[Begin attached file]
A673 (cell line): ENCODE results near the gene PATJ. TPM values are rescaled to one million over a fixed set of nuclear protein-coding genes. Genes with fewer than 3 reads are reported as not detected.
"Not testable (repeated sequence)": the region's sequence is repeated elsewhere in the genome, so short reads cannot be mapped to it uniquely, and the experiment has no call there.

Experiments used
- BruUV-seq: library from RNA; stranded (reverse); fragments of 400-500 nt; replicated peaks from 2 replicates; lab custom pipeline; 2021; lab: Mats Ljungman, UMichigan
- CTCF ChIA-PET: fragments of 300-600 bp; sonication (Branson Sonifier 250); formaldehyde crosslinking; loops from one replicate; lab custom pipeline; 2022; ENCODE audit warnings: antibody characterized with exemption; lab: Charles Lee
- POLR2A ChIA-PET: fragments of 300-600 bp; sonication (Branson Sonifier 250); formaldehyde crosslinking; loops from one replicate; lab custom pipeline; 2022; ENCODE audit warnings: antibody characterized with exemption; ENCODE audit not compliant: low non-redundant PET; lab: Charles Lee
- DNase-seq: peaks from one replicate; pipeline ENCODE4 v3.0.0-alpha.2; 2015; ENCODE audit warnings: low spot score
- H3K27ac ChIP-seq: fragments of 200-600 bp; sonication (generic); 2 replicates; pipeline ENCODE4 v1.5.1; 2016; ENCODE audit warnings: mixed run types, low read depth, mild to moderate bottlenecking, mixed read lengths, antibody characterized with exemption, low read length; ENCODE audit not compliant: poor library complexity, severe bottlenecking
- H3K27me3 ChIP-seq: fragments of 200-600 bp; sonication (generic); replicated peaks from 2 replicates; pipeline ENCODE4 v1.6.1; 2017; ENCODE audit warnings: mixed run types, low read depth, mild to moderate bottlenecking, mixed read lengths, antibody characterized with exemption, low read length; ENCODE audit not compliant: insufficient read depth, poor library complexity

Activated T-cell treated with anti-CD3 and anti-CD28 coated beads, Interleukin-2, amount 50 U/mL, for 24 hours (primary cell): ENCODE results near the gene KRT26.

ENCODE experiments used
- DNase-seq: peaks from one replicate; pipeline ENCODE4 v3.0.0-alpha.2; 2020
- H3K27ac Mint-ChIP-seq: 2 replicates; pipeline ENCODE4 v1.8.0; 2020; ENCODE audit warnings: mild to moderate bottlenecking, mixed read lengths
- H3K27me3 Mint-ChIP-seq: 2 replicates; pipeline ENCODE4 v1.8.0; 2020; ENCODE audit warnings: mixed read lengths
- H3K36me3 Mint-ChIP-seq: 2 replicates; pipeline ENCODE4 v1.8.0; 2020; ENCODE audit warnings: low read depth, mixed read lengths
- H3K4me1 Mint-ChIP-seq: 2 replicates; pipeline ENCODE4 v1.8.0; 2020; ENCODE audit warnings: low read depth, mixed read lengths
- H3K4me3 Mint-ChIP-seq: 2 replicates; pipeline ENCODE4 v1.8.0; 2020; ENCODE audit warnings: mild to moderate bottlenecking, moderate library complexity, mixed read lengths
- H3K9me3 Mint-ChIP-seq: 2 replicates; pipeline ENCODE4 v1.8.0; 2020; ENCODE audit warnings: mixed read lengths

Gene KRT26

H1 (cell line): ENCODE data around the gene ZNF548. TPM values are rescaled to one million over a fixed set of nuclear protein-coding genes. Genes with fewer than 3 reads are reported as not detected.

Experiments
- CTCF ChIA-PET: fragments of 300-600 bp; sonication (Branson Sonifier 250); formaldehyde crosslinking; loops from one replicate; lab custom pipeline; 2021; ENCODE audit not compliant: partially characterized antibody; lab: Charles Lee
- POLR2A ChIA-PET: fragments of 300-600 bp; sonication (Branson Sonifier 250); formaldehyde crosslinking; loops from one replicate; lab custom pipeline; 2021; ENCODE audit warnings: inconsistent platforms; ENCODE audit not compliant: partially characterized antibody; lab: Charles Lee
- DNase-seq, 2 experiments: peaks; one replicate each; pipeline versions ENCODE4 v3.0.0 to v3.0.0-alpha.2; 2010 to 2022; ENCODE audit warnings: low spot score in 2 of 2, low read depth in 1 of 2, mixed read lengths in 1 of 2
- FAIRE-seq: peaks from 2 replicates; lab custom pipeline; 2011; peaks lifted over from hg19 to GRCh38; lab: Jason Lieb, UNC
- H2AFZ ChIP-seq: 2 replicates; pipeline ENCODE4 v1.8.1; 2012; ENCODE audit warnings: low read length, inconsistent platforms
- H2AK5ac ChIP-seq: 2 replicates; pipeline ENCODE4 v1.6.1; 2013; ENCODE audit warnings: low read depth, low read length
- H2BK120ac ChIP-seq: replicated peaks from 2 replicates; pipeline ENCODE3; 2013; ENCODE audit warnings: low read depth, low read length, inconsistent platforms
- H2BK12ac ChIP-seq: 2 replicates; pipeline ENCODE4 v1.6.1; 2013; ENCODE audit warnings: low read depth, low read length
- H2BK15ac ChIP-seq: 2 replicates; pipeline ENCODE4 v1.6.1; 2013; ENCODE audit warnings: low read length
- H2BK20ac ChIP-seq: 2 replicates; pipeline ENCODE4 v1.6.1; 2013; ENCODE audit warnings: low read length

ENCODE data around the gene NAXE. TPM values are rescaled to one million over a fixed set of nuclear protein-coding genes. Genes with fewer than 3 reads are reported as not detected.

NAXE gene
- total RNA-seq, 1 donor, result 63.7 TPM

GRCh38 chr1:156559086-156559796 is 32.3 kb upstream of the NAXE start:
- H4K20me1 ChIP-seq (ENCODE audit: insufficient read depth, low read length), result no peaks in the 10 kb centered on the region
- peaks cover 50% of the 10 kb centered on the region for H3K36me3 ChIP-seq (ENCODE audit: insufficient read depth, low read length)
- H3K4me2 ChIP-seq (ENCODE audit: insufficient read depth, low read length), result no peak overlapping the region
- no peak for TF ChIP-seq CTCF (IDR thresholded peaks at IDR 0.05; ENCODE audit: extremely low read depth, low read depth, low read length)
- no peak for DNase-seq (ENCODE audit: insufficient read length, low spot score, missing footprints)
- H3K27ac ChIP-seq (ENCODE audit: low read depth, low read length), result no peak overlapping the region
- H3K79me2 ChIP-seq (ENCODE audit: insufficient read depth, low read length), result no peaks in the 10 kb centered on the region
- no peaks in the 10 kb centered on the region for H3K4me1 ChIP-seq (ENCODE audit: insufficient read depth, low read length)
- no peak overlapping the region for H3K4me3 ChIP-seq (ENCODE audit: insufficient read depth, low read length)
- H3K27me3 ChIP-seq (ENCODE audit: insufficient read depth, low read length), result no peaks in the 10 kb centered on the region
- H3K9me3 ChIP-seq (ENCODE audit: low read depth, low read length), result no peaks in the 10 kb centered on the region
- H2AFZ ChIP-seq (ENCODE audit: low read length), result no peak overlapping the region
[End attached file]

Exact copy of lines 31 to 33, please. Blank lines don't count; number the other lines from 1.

- H2BK20ac ChIP-seq: 2 replicates; pipeline ENCODE4 v1.6.1; 2013; ENCODE audit warnings: low read length

ENCODE data around the gene NAXE. TPM values are rescaled to one million over a fixed set of nuclear protein-coding genes. Genes with fewer than 3 reads are reported as not detected.

NAXE gene